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9/11 survivor tells his story

It was a day whose horrific events would be forever seared into the memories of millions. On Sept. 11, 2001, a group of Islamic extremists hijacked U.S. passenger jets and flew them into the twin towers of New York City's World Trade Center and the Pentagon in Washington, D.C. Ten years later, we present eyewitness accounts and survivors' stories from the day that has become known as 9/11.

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Sept. 11, 2001 was just another day at work for Brian Clark, a vice president at a brokerage company with offices in Building 2 at the World Trade Center. Even when he saw flames in the other building, he wasn't too worried -- until a powerful impact rocked his own building and the ceiling collapsed around him. Enveloped in dust, he grabbed a flashlight and made his way to the stairwell with a group of co-workers. But as he explains to CBC-TV's Alison Smith the next day, it was a call for help from a trapped stranger that saved his life.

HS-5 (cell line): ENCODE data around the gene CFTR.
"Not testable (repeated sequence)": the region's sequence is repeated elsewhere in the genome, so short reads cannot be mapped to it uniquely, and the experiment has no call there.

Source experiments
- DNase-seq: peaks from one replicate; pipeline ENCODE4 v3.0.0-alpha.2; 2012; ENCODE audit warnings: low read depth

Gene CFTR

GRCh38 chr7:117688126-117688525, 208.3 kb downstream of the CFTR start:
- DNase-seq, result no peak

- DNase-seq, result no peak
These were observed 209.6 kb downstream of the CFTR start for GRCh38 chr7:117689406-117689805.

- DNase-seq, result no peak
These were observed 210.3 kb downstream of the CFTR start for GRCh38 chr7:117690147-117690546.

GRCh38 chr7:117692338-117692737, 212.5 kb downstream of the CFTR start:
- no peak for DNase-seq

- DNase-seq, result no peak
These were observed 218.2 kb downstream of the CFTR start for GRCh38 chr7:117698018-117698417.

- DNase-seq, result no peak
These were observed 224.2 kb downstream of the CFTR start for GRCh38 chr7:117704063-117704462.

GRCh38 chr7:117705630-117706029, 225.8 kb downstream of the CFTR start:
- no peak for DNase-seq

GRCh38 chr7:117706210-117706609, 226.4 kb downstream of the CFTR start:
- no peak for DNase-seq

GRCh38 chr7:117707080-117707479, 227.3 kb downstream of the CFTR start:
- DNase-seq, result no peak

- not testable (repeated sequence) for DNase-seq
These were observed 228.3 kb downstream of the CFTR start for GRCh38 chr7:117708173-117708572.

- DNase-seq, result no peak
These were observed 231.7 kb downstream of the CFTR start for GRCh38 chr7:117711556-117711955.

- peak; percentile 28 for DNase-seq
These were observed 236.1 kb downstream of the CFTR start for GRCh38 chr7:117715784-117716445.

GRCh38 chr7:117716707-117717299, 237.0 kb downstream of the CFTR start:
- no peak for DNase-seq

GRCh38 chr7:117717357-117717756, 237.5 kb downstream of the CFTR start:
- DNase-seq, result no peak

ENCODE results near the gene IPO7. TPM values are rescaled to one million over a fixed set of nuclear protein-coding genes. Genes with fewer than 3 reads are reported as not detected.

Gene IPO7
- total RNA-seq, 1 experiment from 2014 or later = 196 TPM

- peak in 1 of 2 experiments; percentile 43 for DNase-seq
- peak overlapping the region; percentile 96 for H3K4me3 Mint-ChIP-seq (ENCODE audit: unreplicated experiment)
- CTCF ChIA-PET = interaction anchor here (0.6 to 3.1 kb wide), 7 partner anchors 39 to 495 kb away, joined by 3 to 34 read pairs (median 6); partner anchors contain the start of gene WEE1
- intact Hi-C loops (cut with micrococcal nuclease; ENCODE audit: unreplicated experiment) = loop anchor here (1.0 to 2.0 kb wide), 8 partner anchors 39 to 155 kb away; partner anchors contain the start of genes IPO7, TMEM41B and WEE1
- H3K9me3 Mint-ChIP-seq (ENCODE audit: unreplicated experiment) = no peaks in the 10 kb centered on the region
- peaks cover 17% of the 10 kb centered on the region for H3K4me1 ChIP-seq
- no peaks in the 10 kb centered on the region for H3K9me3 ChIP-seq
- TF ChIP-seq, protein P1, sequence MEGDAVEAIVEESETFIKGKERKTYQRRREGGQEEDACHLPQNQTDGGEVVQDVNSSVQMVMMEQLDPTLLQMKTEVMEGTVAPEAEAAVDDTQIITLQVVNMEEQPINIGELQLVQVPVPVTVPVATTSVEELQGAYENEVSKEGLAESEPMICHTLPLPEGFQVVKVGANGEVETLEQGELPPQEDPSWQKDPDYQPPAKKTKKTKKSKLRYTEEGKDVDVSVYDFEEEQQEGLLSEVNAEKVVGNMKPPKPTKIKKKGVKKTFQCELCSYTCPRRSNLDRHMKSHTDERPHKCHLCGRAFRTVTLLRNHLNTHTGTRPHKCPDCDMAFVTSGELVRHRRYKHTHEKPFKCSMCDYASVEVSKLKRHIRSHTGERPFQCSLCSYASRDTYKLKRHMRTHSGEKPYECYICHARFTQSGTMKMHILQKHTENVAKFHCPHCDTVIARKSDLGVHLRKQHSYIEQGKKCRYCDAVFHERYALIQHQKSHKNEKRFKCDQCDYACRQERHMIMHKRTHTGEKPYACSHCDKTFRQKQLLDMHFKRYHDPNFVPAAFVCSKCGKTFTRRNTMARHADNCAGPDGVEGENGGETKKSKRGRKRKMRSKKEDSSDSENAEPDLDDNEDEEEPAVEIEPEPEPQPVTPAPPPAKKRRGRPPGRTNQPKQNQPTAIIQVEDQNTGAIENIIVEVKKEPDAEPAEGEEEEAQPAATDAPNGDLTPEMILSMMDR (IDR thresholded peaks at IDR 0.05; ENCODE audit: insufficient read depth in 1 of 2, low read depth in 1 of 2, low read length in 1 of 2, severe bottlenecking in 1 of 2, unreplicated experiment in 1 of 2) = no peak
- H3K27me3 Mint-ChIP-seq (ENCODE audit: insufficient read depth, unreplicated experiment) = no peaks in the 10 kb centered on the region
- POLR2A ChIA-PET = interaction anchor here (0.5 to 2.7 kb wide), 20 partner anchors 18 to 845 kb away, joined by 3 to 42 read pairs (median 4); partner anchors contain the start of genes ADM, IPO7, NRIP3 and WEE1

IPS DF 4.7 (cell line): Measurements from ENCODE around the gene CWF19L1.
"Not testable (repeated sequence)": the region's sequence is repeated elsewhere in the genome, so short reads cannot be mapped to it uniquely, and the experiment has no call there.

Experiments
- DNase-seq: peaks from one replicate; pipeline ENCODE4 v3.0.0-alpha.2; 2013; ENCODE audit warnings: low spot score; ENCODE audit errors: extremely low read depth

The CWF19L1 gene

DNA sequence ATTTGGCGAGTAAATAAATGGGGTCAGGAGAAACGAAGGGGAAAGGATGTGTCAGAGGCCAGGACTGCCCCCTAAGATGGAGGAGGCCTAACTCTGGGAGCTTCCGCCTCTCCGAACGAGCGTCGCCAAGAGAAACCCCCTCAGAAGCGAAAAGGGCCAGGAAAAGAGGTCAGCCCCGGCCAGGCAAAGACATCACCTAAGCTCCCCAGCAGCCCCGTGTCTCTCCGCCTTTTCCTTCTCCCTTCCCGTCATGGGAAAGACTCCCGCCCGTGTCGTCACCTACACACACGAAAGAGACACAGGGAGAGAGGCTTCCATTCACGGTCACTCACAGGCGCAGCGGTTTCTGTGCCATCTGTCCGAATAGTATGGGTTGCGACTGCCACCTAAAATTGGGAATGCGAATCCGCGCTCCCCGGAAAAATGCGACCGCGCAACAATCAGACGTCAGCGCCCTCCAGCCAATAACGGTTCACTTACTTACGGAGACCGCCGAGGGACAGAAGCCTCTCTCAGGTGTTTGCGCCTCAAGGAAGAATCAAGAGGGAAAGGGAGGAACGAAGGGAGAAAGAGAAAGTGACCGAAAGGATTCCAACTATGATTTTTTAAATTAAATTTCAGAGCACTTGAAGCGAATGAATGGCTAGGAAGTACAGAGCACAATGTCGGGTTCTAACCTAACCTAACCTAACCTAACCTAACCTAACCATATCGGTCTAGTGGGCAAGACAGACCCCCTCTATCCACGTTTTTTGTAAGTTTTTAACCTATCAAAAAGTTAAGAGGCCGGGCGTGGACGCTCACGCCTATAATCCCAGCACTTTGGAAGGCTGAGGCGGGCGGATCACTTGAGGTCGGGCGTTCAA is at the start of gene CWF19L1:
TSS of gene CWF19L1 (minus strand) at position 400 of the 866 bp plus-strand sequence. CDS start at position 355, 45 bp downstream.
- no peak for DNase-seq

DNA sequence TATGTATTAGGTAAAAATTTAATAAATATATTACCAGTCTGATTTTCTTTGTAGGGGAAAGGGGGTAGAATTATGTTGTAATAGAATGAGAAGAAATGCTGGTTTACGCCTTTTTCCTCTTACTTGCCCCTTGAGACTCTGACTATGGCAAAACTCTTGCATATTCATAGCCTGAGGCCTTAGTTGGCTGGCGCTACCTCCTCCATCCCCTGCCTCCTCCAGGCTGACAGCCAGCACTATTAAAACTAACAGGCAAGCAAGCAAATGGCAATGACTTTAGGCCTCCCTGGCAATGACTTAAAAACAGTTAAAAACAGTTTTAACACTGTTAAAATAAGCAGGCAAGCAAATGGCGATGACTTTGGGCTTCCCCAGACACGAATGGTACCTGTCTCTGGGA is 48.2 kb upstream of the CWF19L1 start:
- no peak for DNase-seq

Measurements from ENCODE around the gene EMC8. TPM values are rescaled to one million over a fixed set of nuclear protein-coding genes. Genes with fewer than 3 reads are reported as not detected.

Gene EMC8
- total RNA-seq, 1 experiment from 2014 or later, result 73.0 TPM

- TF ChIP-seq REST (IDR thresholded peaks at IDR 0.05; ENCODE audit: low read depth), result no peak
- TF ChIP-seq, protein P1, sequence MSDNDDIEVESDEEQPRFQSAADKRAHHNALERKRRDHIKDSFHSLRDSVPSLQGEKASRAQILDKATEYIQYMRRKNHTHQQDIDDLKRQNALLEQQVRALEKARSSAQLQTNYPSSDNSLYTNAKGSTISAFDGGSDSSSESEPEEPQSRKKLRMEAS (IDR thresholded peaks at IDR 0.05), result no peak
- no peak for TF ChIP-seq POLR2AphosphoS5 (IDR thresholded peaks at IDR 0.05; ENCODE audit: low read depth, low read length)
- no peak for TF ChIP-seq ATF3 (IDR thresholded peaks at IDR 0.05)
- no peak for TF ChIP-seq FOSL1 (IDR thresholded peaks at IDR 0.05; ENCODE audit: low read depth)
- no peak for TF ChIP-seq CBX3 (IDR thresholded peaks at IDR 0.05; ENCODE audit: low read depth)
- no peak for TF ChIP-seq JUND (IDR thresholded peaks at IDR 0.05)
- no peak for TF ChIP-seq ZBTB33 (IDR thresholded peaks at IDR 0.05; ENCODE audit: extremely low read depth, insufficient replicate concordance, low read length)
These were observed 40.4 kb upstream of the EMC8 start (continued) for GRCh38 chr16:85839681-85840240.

• According to the newspaper USA Today, Clark (a Canadian by birth) was a fire warden for his company, which meant he was responsible for getting people in his area out and also explains why he had a flashlight handy. Three months after the attacks, he praised the WTC building management for enforcing biannual evacuation drills. "They had done a great job," he said. 'People knew where the stairs were."
  • "Stan," the man Clark helped out of a pile of debris, was Stanley Praimnath, a bank executive who worked on the 81st floor. Seeing the approach of the second airplane, he took shelter under his desk and was the only person on his floor to survive the impact.

• Clark and Prainmeth were two of only a few people in or above the south tower's impact zone (between the 78th and 84th floors) who escaped down the only open stairwell before the building collapsed. Those who went up the stairs rather than down did not survive because the doors to the roof were locked and a helicopter rescue was impossible to due to smoke.

• After the first World Trade Center attack in 1993, building management spent $90 million to improve evacuation rates. They painted stairwells with reflective paint, made stairwell lights battery-powered, boosted the buildings' backup power source, put fire command posts in both buildings and introduced mandatory evacuation drills.

Medium: Television
Program: The National
Broadcast Date: Sept. 12, 2001
Guest(s): Brian Clark
Reporter: Alison Smith
Duration: 10:14
This clip was edited for copyright reasons.

Last updated: September 12, 2014

Page consulted on September 12, 2014

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